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Walks With Nellie - Crook Hill

After a ‘duvet day’ with a good book whilst listening to persistent heavy rain outside, both Nellie and myself were stir crazy for a good walk. So it was that early the following morning we set out through drizzle and a gusty breeze to the Upper Derwent Valley for some water treatment – I think of it as a free spa facial being out in the fresh air and rain!

From the Fairholmes Visitor Centre car park exit we crossed over the road and headed up through woodland following a footpath indicated by a fingerpost sign for Lockerbrook. Although daylight, it was dim and dank on the steep ‘huff and puff’ path to high ground. At one point we crossed a wooden bridge over a little canal that is a feeder channel to the reservoirs.

We wound out way up through a mixture of deciduous and coniferous trees, their trunks dark from a day long barrage of heavy rain. Occasionally I caught a glimpse through a window in the canopy of leaves and branches of the valley far below with the reservoirs lying under a grey blanket of mist.

After emerging from woodland and crossing an area of high pasture we arrived onto an old stone track where we turned left to pass the rear of Lockerbrook Farm Residential Education Centre, involved in various kinds of outdoor pursuits for children.

Nellie and I continued along the drive until its sudden descent to the Woodland Valley. At this point there was a choice of ways and some fabulous, if somewhat murky, views. I decided to turn left following a series of green arrow signs to walk along the edge of Hagg Side. To our right were grazing fields and hay meadows, whilst to our left was a deep dense forest.

After almost a mile of hilltop hiking there was an incredible view ahead of two strange shaped summits. These giant lumpy bumpy mounds reminded me of the 1985 film King Solomon’s Mines. In the film the character known as Gagoola captures Jesse and flees into caves in the depths of the Breasts of Sheba, twin mountain peaks where the mines are located. It was filmed on location outside Harare in Zimbabwe and released exactly 100 years after the release of the novel on which the film was based.

The twin summits of Crook Hill are outcrops of Kinder Scout grit, and the highest peak reaches 1,253 above sea level. Although designated as Access Land, I didn’t fancy exploring between the two summits where I had read there are the remains of an ancient megalithic standing stone circle. Evidently the circle originally consisted of five stones around a surviving mound of which only two are still upright.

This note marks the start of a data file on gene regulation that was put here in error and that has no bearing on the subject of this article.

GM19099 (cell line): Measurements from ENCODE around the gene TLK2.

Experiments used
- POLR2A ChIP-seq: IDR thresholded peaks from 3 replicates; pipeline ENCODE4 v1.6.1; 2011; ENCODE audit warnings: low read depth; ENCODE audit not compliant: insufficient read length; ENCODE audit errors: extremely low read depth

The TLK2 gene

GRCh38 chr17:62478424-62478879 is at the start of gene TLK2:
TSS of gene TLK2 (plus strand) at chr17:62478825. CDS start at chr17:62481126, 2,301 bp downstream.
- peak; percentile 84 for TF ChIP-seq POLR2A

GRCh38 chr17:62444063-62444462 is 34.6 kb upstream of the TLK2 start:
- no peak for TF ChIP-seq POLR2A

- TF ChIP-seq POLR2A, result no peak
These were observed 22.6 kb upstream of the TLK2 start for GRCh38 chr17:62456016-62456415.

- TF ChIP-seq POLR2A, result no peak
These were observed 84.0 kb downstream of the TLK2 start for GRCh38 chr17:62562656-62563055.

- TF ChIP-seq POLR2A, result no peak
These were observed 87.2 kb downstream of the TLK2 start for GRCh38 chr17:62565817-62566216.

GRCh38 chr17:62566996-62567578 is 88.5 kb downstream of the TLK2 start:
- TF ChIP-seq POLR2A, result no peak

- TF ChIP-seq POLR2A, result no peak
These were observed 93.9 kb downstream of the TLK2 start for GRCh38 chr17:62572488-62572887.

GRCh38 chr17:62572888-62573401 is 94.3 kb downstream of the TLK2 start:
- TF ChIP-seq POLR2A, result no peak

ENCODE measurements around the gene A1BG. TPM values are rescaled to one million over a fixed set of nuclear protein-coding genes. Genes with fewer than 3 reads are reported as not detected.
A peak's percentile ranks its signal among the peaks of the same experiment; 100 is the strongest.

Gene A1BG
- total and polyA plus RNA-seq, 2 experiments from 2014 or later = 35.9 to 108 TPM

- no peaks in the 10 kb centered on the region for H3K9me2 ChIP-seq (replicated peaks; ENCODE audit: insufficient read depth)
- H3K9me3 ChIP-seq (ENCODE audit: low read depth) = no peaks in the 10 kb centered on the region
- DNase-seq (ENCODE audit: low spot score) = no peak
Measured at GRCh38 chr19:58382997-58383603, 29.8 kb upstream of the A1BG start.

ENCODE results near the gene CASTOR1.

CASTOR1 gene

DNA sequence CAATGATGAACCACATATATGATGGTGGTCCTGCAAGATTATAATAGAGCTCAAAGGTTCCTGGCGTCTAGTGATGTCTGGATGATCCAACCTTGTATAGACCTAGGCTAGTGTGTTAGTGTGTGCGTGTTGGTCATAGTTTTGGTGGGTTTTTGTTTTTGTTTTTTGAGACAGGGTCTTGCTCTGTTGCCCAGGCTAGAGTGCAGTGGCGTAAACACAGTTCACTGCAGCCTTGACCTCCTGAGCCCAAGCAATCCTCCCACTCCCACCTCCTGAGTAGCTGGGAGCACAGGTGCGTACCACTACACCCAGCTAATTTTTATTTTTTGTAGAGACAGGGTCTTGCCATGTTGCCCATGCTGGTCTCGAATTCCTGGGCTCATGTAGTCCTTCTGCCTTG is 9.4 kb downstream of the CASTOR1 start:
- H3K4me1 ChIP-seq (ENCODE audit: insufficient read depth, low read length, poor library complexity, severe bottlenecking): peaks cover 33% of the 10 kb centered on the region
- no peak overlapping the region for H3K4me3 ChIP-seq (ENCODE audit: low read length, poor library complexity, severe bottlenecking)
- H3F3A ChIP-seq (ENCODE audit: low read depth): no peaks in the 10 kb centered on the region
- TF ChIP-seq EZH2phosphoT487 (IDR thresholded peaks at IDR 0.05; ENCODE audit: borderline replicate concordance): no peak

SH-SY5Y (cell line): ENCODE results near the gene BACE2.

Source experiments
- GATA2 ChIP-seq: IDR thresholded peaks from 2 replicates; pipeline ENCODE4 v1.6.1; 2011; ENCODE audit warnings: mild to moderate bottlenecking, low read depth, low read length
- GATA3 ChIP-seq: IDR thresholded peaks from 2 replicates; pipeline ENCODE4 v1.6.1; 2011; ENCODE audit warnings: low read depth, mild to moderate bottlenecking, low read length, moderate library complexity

We walked over Bridge End Pasture and to the left of Crook Hill before descending gradually on a bridlepath that led us through Crookhill Farm with its wonderful cobbles and early outbuildings. This remote hill farm dates from around 1800.

On a gate was a sign for Crookhill Sheep Dog Trials that would be taking place the following day. What a shame we were a day early as I’m sure Nellie would have enjoyed watching real sheepdogs at work.

We continued down the farm drive to the reservoir road where for a while we walked on the pavement before picking up a path down by the water side.

Howden, Derwent and Ladybower are a string of reservoirs at the top end of the River Derwent which is Derbyshire's main watercourse. It bisects the county and takes in water from several other rivers on its journey south. After a course of almost 60 miles the river merges with the Trent on a final progression to the North Sea. For almost 25 miles of its flow through the Peak District, the Derwent is flanked to the east by a series of dramatic Edges, remnants of the last ice age and glacial melt.

Sally Mosley

FOOTNOTE BY NELLIE: I’m a kelpie, an Australian sheepdog and I’m frightened of sheep! Just to make it clear, the only sheepdog trial I’d be taking part in would be if I was to be held accountable for any misdemeanours. However, my misdeeds and naughty times were generally when I was a puppy, some years ago. I hold my paws up to chewing the edges of a couple of mum’s best throws, nibbling the corner of her sideboard and doing a tiddle on the lounge carpet because I got too excited. Thankfully I’ve grown out of most of these now although I still have a little chew from time to time if I get bored. I’ve a particular penchant for smelly socks and when they are full of holes and coated in slobber I have been known to hide them all over the house. I’m a good girl really and would feel very sorry for myself if I was condemned to the ‘dog house’!! Big grins.

Nellie x


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